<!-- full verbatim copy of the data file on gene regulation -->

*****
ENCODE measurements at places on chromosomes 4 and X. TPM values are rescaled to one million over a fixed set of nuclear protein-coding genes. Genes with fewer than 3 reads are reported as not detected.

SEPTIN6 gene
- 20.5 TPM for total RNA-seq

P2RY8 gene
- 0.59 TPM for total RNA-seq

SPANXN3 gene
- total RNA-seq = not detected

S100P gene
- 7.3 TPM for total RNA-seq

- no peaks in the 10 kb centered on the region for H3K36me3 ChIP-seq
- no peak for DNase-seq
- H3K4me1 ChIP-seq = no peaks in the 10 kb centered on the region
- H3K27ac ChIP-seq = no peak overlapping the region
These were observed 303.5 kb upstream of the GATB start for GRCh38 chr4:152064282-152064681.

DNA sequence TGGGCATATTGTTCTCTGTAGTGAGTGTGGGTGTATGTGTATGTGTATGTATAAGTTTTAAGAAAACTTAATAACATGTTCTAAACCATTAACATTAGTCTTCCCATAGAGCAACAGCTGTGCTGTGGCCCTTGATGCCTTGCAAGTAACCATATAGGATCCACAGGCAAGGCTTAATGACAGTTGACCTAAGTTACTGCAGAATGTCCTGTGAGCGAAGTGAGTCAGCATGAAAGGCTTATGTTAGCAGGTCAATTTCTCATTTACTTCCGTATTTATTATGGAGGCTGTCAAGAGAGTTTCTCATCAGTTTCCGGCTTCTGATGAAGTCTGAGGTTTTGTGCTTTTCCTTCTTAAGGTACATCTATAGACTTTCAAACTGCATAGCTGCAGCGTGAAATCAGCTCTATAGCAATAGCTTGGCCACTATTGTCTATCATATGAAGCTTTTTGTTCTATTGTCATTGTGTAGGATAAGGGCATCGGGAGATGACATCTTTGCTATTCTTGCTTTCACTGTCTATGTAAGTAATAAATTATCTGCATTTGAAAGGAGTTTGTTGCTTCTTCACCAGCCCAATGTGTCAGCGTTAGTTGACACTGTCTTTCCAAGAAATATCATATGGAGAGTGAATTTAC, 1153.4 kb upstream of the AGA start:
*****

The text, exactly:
ENCODE measurements at places on chromosomes 4 and X. TPM values are rescaled to one million over a fixed set of nuclear protein-coding genes. Genes with fewer than 3 reads are reported as not detected.

SEPTIN6 gene
- 20.5 TPM for total RNA-seq

P2RY8 gene
- 0.59 TPM for total RNA-seq

SPANXN3 gene
- total RNA-seq = not detected

S100P gene
- 7.3 TPM for total RNA-seq

- no peaks in the 10 kb centered on the region for H3K36me3 ChIP-seq
- no peak for DNase-seq
- H3K4me1 ChIP-seq = no peaks in the 10 kb centered on the region
- H3K27ac ChIP-seq = no peak overlapping the region
These were observed 303.5 kb upstream of the GATB start for GRCh38 chr4:152064282-152064681.

DNA sequence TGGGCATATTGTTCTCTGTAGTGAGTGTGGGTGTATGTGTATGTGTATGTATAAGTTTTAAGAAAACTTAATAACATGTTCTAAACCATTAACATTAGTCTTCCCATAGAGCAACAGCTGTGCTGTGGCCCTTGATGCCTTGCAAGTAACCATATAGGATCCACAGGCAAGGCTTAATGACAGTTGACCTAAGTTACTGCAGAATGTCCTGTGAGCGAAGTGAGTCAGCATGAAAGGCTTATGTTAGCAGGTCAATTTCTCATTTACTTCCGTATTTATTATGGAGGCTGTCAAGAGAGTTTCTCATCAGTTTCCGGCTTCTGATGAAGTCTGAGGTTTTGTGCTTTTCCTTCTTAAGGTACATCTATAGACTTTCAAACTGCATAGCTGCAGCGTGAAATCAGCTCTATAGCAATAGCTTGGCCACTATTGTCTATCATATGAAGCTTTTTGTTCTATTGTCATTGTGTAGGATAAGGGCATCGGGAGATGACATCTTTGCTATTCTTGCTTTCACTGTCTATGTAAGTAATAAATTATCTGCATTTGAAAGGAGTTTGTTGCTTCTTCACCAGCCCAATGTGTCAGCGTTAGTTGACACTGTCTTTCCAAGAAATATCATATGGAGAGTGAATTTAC, 1153.4 kb upstream of the AGA start: